African states affirm the rights of persons with disabilities
The newly adopted Protocol to the African Charter on Human and People’s Rights has great potential to strengthen the implementation of universal human rights for 84 million Africans with disabilities, a UN human rights expert has said.
“I welcome the African Union’s historic adoption of a Protocol that deals specifically with the rights of people with disabilities. The hard work and leadership of people with disabilities across Africa had made the milestone possible after nearly 20 years of preparation,” said Catalina Devandas, the Special Rapporteur on the rights of persons with disabilities.
“This positive development should lead to considerable improvements in the lives of African people with disabilities. The Protocol addresses some of the urgent issues that have the most disproportionate impact on people with disabilities, such as poverty, systemic discrimination and harmful practices.”
“The Protocol is expected to trigger a much greater inclusion of the concerns of people with disabilities in laws, policies and budgets, because it ensures increased accountability and closer oversight of how States implement their human rights obligations,” the Special Rapporteur added.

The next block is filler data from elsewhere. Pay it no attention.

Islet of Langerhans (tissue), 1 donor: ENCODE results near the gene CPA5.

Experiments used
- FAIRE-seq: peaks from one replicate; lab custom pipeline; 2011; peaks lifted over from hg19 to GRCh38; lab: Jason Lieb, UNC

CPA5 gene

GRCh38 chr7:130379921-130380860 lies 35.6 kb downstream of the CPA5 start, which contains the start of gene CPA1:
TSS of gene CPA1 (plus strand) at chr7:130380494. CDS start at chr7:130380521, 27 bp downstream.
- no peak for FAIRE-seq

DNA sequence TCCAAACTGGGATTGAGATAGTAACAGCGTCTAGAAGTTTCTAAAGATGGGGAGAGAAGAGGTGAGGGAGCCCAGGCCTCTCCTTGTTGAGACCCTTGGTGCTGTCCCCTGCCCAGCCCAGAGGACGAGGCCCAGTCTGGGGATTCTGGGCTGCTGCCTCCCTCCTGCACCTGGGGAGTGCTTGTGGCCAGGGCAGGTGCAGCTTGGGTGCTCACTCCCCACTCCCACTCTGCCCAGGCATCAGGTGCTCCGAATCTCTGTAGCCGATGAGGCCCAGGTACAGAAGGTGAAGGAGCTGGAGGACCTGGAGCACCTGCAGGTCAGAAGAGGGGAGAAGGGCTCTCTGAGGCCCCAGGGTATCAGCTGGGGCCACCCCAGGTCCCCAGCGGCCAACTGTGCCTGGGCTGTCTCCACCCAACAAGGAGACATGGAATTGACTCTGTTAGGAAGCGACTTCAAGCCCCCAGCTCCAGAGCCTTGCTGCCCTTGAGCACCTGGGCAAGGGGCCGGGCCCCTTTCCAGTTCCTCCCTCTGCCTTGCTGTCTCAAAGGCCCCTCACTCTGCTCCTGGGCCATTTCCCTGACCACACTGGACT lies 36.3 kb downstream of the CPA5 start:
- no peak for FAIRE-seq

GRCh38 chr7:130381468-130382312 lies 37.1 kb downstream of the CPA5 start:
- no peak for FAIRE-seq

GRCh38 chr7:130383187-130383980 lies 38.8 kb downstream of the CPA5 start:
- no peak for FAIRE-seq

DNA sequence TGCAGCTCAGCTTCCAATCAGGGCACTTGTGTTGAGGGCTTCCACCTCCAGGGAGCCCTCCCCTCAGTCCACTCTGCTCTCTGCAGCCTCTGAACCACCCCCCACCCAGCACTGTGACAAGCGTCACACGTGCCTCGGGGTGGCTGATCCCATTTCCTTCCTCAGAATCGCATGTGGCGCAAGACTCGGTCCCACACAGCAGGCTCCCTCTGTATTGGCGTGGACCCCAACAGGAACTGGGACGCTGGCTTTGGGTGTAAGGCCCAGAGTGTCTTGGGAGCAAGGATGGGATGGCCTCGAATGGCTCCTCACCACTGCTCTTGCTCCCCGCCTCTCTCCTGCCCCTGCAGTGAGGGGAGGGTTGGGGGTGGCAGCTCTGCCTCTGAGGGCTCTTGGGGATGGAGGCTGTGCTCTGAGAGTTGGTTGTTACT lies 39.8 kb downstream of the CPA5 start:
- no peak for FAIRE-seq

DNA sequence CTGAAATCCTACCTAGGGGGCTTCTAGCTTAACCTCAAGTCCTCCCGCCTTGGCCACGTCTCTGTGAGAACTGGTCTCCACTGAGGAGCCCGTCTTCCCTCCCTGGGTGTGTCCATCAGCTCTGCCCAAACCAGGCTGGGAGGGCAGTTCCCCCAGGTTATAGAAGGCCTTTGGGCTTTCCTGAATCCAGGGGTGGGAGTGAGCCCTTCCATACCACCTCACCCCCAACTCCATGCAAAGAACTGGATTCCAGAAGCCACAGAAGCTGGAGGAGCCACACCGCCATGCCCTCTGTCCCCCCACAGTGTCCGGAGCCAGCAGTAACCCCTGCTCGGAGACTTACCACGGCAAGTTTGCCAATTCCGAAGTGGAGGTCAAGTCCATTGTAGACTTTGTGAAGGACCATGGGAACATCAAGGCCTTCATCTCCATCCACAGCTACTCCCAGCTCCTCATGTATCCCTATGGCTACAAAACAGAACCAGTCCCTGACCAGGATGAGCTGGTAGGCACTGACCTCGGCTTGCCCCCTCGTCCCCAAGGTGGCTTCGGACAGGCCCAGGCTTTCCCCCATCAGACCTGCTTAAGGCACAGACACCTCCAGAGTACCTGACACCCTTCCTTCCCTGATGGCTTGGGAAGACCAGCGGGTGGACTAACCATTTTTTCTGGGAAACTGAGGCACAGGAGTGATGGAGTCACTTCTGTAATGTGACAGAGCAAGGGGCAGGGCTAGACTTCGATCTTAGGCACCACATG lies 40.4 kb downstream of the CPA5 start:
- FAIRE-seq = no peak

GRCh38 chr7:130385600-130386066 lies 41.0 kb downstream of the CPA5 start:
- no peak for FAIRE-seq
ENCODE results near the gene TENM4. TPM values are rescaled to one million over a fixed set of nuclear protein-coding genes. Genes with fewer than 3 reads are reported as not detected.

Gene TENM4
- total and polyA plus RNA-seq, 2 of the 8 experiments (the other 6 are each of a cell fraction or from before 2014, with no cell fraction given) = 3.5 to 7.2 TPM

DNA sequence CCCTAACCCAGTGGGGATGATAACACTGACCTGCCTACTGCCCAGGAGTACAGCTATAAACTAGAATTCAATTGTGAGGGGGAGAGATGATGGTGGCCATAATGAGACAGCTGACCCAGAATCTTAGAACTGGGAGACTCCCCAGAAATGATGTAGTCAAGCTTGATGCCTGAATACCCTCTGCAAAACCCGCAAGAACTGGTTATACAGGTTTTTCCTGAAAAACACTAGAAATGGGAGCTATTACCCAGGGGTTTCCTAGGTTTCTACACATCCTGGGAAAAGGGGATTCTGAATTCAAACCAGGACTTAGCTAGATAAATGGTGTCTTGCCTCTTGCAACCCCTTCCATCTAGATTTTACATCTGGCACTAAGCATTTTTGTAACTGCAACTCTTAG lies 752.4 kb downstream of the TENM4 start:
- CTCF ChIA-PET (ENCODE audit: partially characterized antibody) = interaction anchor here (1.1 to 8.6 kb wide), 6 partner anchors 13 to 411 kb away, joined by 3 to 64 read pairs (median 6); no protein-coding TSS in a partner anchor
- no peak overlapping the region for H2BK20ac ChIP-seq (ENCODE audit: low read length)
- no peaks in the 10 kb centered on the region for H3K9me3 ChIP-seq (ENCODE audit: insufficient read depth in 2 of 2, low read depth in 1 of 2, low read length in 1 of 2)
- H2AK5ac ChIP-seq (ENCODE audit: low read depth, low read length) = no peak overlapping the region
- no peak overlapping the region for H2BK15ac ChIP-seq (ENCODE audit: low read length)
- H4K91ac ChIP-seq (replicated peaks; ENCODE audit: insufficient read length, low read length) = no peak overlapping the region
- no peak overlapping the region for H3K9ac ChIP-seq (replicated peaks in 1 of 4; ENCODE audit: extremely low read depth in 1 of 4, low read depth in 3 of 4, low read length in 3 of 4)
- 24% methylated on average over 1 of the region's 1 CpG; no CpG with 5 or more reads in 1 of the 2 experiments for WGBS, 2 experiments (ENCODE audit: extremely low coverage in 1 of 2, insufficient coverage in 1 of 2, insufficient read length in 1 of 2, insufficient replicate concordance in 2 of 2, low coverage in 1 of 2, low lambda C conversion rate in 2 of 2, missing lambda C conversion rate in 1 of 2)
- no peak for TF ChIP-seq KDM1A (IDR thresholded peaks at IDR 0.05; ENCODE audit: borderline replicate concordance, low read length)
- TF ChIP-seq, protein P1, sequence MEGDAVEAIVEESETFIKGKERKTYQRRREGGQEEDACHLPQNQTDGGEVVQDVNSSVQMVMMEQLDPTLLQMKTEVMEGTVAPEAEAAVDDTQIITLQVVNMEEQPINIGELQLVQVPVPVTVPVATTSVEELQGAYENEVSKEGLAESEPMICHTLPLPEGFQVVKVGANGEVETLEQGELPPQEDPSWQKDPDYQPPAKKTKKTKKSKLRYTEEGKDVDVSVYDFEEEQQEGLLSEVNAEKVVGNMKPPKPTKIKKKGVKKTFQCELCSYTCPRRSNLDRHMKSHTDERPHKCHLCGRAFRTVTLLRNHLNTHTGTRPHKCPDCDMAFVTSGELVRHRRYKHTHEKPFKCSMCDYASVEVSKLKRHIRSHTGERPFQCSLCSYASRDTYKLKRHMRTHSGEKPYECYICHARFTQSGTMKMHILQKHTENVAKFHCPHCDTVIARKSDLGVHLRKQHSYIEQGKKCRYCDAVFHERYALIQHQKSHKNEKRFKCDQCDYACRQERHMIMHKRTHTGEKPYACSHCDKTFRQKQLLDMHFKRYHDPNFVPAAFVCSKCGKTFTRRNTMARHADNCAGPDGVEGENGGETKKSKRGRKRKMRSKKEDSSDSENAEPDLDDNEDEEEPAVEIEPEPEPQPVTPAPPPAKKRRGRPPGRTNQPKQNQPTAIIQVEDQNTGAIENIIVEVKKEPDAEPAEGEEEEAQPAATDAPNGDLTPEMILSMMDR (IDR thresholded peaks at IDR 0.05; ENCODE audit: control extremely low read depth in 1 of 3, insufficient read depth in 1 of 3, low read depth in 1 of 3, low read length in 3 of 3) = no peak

Ms. Devandas encouraged all 53 States which have already signed up to the Charter to ratify the Protocol without delay. She also reminded the African states of their responsibility to ensure protection and promotion of the rights of persons with disabilities in conformity with the standards of the UN Convention on the Rights of Persons with Disabilities.
“The Protocol, builds on the Convention, for example by explicitly recognizing people’s rights to exercise legal capacity and by providing protection against any interference with such capacity – a right set out in my recent report to the Human Rights Council,” the Special Rapporteur said.
The adoption of the Protocol, which took place at the African Union Summit in Addis Ababa, Ethiopia, on 29 January, is the culmination of a process that began in 1999 with the declaration of the African Decade for Persons with Disabilities and the creation of an ad hoc Working Group.